In a way, the way Quentin Tarantino makes movies can be resemble the way of operating a DJ. It can be applied both to movie buffs, which he rescues from the immense collection that he will have archived (mentally or physically) and interconnects it in the most sublime way so that the session is enjoyable. Although it also applies to how he chooses songs to sound in the movies, rescuing forgotten classics or giving new meanings to more popular ones to accompany the narrative.
When the song is played in one of his movies, feels like a moment, as if the dance floor held its breath for a moment to experience the hit. Tarantino begins to prepare the session with the scenes already written, beginning to dive into his catalog of “Super Sounds” from yesterday and today to find the great song that accompanies or ironically underlines what is happening. Even in a work as difficult to insert pop songs as ‘Inglourious Basterds’, he insisted on introducing someone that would break the period setting in order to give that great moment.
One of his most curious choices comes precisely from a different film, with nothing to do with his gritty review of World War II. David Bowie was experimenting as an actor in the early eighties, acting in plays such as ‘The Elephant Man’, with music taking a secondary role. But a couple of film commissions brought him back into the fold, the most notable coming from Giorgio Moroder.
The italodisco genius was once again collaborating with Paul Schrader to make the music for one of his films, this time it was the remake ‘Kiss of the Panther’. Bowie was called upon to write the lyrics for the main theme which, like the film, tries to make metaphors about passionate and irrepressible sexual urges, almost even condemnable. The chameleonic musician ended up singing the piece and even releasing it as a single and entering several hit lists (although he was not entirely pleased with the final result, re-recording it with nile rodgers for his album Let’s Dance).
“I always loved the song,” Tarantino said in an interview with Rolling Stone about how he chooses music for his movies. “It’s one of my favorite David Bowie songs from the ’80s” but he disliked that Schrader didn’t use it within the film, he only used it in the end credits. He remembers from his video store days how his classmates shared his disappointment and how they would like to build a whole sequence in a movie around that song.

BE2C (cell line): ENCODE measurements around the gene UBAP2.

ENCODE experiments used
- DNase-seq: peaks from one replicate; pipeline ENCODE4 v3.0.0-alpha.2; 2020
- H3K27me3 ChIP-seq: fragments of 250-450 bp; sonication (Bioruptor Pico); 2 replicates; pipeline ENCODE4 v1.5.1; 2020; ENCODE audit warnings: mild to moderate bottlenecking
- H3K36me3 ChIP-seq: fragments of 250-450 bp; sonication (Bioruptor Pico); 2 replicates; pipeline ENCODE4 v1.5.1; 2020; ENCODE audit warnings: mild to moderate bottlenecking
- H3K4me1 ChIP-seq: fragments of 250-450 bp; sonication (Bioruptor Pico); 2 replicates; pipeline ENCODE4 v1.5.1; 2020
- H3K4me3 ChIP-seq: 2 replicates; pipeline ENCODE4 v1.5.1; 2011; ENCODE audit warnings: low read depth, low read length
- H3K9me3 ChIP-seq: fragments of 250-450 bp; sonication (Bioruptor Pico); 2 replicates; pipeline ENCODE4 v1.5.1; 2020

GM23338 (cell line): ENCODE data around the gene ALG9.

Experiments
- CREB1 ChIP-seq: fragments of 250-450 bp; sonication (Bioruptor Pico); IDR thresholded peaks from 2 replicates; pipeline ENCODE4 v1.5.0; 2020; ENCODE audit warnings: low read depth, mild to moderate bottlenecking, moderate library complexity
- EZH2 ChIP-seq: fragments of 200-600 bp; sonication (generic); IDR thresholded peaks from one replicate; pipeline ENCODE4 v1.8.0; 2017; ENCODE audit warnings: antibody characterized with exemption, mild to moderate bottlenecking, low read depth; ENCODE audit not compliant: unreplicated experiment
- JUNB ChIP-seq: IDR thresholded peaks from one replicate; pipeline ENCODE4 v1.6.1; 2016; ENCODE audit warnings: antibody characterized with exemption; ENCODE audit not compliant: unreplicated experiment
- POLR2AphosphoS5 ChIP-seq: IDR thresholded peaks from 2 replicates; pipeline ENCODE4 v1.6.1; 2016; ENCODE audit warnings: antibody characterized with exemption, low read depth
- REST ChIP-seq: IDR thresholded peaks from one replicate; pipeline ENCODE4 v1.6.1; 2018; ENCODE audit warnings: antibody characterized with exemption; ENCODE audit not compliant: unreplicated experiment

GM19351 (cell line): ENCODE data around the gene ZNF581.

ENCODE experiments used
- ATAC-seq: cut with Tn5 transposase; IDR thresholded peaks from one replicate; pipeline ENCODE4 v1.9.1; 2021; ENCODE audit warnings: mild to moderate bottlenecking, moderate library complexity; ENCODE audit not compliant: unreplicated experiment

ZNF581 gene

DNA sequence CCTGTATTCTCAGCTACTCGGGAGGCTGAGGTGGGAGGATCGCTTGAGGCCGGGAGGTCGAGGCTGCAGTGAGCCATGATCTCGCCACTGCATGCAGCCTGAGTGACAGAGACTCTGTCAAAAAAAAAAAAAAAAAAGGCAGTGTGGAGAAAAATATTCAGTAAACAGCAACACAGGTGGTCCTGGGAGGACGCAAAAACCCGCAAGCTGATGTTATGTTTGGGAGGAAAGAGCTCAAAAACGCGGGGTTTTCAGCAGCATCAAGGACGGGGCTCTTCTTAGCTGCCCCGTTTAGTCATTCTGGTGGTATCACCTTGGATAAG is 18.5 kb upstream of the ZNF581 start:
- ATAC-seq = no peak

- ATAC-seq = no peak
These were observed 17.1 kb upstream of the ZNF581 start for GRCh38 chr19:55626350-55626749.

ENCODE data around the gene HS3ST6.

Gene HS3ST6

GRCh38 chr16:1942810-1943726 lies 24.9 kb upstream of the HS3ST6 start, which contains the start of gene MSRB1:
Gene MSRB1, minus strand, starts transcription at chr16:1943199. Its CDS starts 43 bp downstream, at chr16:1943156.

That’s pretty much what happened in ‘Inglourious Basterds’ [spoilers de la película a partir de aquí]. In one of his multiple decisions that show how the director seeks to rewrite history, ‘Cat People (Putting Out The Fire)‘ begins to play while the Jewish protagonist, Shosanna Dreyfus (played by Mélanie Laurent), takes advantage of the fact that almost the entire Nazi party is going to go to her modest French cinema to make a great premiere of a propaganda film. With even Adolf Hitler himself appearing in the room, the French seeks to complete his revenge.
Rewriting history with a perfect snap
“I try not to make things too obvious,” Tarantino explains of his process for selecting songs for outlets like Dig!. But here he made an exception, with Bowie’s lyrics anticipating the fire that is about to break out in the cinema and twisting the sexual fantasy he is describing. In a way, it’s really exciting for the protagonist to take down a bunch of Nazis, and to do it through the medium of film is a perverse enjoyment that the director allows himself.
It is a moment where images and music are quite cool from the superficial, but it really is the kind of moment that ends up rounding out the intentions it has at the story level. ‘Inglourious Basterds’ is Tarantino going completely out of rigor and rewriting history to give victory to the victims, and he does it through a song that deserved more cinematographic glory than to be a brooch. With her irreverent flair, she manages to breathe another life into the song, making it seem like it was meant expressly to describe Shosanna’s emotional journey.
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